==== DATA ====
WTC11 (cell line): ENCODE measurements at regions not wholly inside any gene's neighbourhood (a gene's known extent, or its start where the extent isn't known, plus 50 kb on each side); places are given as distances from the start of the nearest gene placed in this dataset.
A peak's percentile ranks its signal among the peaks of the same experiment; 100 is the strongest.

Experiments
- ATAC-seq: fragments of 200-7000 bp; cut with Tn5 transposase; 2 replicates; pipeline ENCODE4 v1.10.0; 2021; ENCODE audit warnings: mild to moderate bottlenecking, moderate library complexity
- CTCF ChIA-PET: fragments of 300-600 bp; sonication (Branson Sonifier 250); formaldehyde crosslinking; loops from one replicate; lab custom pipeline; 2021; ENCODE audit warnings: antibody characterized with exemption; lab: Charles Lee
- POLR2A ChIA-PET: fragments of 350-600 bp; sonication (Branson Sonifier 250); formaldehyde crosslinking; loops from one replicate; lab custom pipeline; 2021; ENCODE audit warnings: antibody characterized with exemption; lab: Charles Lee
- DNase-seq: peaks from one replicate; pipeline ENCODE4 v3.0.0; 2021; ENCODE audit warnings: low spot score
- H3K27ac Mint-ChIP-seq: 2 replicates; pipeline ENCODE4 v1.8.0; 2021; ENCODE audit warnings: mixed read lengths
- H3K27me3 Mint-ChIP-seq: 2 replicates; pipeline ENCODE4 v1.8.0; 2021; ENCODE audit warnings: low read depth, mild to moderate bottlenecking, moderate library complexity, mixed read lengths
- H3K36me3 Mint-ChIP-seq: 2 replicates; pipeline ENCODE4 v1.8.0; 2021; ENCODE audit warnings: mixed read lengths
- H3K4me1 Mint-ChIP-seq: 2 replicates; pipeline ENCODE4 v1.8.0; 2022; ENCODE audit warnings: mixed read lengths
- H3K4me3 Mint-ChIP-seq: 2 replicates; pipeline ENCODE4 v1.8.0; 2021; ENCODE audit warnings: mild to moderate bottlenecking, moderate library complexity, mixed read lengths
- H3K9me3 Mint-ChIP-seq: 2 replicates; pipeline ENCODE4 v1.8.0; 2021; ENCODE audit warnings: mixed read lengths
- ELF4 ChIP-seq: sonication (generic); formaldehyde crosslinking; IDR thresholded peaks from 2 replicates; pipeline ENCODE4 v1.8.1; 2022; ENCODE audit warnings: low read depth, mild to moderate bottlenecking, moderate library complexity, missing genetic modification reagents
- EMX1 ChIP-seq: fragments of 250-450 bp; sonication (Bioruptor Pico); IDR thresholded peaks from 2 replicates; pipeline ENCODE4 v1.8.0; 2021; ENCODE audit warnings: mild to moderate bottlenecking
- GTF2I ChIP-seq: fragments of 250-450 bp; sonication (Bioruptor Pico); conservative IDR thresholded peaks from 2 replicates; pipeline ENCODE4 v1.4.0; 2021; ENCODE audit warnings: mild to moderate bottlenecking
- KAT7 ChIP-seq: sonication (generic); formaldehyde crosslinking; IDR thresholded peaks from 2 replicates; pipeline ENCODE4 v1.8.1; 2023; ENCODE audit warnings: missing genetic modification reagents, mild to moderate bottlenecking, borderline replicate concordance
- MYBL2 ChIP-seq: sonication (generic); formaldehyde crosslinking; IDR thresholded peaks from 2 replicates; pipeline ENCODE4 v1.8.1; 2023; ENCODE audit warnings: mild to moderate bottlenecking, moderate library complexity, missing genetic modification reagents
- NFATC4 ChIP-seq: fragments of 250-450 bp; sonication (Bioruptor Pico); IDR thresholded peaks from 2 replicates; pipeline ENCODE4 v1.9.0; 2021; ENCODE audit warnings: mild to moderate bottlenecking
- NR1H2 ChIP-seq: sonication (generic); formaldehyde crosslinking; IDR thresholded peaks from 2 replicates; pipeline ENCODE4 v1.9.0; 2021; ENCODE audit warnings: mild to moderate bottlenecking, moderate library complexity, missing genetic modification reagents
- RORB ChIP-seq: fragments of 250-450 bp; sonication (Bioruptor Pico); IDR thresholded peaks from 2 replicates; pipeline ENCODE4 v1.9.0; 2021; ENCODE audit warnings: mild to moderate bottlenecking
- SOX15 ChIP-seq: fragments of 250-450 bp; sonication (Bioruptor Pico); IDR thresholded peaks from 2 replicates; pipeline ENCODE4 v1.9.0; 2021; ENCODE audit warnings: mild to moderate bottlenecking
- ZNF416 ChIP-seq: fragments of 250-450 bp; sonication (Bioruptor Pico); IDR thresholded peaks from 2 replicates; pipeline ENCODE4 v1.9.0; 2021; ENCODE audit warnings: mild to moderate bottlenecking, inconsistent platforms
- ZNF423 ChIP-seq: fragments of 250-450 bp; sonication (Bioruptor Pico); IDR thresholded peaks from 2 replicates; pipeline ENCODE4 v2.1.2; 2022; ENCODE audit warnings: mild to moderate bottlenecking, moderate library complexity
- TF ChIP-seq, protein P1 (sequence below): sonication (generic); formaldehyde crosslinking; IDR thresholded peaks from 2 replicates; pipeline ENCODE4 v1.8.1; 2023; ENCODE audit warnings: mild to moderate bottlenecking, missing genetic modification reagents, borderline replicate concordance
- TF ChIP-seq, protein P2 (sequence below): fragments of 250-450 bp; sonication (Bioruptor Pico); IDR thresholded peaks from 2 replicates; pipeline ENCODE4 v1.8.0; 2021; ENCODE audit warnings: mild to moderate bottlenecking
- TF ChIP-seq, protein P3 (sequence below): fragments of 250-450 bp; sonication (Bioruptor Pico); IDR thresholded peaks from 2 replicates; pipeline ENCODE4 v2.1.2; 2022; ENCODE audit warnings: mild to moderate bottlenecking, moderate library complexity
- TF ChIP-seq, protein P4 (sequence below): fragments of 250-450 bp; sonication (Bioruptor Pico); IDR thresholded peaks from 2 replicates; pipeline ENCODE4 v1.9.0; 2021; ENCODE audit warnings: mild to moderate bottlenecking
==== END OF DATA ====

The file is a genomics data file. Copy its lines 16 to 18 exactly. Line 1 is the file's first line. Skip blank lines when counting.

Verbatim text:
- GTF2I ChIP-seq: fragments of 250-450 bp; sonication (Bioruptor Pico); conservative IDR thresholded peaks from 2 replicates; pipeline ENCODE4 v1.4.0; 2021; ENCODE audit warnings: mild to moderate bottlenecking
- KAT7 ChIP-seq: sonication (generic); formaldehyde crosslinking; IDR thresholded peaks from 2 replicates; pipeline ENCODE4 v1.8.1; 2023; ENCODE audit warnings: missing genetic modification reagents, mild to moderate bottlenecking, borderline replicate concordance
- MYBL2 ChIP-seq: sonication (generic); formaldehyde crosslinking; IDR thresholded peaks from 2 replicates; pipeline ENCODE4 v1.8.1; 2023; ENCODE audit warnings: mild to moderate bottlenecking, moderate library complexity, missing genetic modification reagents